The praetor is a colleague of the consul, because they are chosen under the same auspices. They are said to possess the greater auspices, because their auspices are esteemed more highly than those of the others.”

Aulus Gellius’ ‘Noctium Atticarum’, XIII.XV, 1-7

Macrobius, about Cicero

Ambrosius Theodosius Macrobius was a Roman grammarian and neoplatonic philosopher during the reign of Honorius and Arcadius (395-423)

The most important of his works is the Saturnalia, containing an account of the discussions held at the house of Vettius Agorius Praetextatus (praetorian prefect from May 21 - Sept. 9, A.D. 384) during the holiday of the Saturnalia starting on December 17. It was written by the author for the benefit of his son Eustathius (or Eustachius)
In his second book, chapter two, Macrobius relates a number of anecdotes concerning Marcus Tullius Cicero: consul 63 B.C., orator, writer, philosopher.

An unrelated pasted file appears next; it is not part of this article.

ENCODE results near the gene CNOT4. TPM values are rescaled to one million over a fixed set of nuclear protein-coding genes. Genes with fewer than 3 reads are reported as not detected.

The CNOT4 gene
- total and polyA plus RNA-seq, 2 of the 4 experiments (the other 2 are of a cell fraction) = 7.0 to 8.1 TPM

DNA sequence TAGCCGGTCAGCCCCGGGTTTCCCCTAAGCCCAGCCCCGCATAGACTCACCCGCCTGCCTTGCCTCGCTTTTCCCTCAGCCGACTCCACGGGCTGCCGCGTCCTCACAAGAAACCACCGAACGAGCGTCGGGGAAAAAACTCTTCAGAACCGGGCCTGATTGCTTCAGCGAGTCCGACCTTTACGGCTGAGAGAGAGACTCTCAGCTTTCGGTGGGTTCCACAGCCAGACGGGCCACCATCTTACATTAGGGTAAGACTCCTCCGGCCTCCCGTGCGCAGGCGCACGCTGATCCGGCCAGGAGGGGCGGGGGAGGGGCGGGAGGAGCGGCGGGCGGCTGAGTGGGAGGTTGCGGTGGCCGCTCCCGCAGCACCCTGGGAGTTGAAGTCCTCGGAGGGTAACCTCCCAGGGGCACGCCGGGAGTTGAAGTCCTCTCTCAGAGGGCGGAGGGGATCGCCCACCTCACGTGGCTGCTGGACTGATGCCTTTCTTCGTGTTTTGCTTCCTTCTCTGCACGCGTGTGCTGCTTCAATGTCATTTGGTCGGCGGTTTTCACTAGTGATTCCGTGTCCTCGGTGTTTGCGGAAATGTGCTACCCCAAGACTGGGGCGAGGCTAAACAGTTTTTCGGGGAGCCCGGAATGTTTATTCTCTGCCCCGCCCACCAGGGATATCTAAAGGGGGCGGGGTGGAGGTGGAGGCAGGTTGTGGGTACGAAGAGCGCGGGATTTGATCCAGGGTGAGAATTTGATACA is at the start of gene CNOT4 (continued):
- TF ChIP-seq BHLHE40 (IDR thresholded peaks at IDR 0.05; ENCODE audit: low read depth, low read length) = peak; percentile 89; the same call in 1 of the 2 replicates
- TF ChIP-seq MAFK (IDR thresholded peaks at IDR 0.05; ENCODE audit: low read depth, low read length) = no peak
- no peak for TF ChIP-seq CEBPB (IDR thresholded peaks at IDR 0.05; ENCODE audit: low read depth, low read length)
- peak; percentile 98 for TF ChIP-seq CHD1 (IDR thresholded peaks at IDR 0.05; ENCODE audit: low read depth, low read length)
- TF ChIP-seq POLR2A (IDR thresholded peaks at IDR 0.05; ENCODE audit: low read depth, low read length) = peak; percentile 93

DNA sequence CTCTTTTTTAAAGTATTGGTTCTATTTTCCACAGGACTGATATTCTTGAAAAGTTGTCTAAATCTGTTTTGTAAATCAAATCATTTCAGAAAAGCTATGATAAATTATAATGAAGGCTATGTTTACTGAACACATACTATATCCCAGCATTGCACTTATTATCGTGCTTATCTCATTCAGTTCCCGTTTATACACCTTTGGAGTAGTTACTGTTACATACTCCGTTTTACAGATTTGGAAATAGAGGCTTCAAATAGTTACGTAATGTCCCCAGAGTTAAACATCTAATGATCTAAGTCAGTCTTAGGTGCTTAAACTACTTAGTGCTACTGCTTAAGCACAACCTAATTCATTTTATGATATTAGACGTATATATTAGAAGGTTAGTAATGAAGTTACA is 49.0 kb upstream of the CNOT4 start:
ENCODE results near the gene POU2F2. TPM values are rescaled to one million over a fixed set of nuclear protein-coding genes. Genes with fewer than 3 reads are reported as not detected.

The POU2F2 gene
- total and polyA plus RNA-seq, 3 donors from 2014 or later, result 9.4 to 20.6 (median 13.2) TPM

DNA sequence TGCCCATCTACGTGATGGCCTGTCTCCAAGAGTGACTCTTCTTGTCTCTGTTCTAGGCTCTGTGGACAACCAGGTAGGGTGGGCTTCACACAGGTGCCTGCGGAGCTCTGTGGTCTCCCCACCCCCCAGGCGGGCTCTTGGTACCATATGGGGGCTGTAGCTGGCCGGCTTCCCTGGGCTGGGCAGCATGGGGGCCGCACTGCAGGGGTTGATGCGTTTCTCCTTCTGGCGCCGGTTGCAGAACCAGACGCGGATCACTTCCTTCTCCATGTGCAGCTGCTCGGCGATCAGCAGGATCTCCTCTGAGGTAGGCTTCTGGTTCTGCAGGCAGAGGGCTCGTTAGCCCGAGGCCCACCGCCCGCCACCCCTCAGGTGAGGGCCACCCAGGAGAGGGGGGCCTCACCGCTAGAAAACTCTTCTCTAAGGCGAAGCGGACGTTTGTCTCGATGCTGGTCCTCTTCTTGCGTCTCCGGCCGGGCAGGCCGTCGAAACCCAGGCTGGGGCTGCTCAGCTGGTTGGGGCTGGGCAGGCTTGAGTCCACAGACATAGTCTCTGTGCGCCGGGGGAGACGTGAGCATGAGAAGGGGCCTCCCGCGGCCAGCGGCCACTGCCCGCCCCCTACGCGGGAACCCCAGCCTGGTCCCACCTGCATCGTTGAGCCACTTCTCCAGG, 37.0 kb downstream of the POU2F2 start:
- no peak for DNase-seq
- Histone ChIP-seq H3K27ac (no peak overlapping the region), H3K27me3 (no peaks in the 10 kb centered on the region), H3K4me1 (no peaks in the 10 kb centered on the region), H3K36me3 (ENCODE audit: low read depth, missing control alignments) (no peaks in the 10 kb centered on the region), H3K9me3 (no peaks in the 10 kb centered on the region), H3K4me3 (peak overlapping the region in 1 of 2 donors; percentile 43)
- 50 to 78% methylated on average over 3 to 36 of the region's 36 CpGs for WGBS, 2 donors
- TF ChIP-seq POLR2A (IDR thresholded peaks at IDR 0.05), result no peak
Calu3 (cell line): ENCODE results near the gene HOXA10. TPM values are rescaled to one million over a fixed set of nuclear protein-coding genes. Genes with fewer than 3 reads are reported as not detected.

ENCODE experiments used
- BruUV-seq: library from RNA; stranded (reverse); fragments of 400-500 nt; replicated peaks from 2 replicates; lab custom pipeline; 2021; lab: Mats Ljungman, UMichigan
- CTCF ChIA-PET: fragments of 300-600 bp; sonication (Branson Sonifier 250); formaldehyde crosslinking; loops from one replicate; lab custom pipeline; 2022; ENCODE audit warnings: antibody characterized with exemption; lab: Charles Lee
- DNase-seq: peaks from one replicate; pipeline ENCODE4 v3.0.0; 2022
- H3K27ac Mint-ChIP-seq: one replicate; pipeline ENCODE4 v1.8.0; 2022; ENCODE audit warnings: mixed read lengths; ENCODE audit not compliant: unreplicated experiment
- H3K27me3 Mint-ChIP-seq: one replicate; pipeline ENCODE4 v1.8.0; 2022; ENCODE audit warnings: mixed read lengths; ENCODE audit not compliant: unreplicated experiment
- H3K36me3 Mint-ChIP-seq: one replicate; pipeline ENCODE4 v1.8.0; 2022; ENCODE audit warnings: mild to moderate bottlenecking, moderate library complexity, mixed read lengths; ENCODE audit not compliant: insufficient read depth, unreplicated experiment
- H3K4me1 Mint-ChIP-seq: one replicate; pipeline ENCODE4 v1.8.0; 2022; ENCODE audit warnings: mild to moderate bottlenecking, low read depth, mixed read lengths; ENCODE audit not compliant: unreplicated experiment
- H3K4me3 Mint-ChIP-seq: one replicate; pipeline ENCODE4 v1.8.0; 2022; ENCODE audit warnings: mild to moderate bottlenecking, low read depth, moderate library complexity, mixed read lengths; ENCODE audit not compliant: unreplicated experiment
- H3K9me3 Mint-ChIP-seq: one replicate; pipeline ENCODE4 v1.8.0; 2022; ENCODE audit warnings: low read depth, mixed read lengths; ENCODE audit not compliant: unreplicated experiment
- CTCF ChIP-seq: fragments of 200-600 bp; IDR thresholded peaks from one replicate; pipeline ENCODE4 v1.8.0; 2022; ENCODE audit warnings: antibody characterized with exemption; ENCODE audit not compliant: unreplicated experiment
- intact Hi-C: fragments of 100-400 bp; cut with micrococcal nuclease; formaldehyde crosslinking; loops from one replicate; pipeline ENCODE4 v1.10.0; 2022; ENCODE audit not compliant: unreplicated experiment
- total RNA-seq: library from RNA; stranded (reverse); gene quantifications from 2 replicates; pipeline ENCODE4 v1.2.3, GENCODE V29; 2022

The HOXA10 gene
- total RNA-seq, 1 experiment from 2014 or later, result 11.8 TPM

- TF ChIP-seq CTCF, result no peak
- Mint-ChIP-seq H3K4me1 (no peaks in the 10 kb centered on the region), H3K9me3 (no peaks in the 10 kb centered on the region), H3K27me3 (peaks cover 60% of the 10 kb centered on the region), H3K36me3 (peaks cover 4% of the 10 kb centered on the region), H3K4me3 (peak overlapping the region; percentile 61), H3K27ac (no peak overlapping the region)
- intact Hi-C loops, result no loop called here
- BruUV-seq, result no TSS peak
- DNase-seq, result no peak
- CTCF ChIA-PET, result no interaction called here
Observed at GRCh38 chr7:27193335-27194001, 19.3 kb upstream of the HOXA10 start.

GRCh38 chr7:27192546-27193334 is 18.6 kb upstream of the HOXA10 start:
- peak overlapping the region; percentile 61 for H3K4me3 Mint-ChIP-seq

I.When he (Cicero) was dining at the house of Damasippus, his host produced a very ordinary wine, saying, “Try this Falernian; it is forty years old.”
“ Young for his age,” replied Cicero.

II.Seeing his son-in-law Lentulus (who was a very short man) wearing a long sword, he said: “ who has buckled my son-in-law to that sword?”

III.The consulship of Vatinius which lasted for only a few days gave Cicero an opportunity for some humorous sayings, which had wide currency. “Vatinius’s term of office,” he said, “has presented a remarkable portent, for in his consulship there has been neither winter, spring, summer, nor autumn.”

IV.And again, when Vatinius complained that Cicero had found it too much trouble to come to see him in his sickness, he replied:” It was my intention to come while you were consul, but night overtook me.”

V.Pompeius found Cicero’s witticisms tiresome, and the following sayings of Cicero were current: “I know whom to avoid, but I do not know whom to follow.”

Again, when he had come to join Pompeius, to those who were saying that he was late in coming he retorted: “ Late? Not at all, for I see nothing ready here yet.”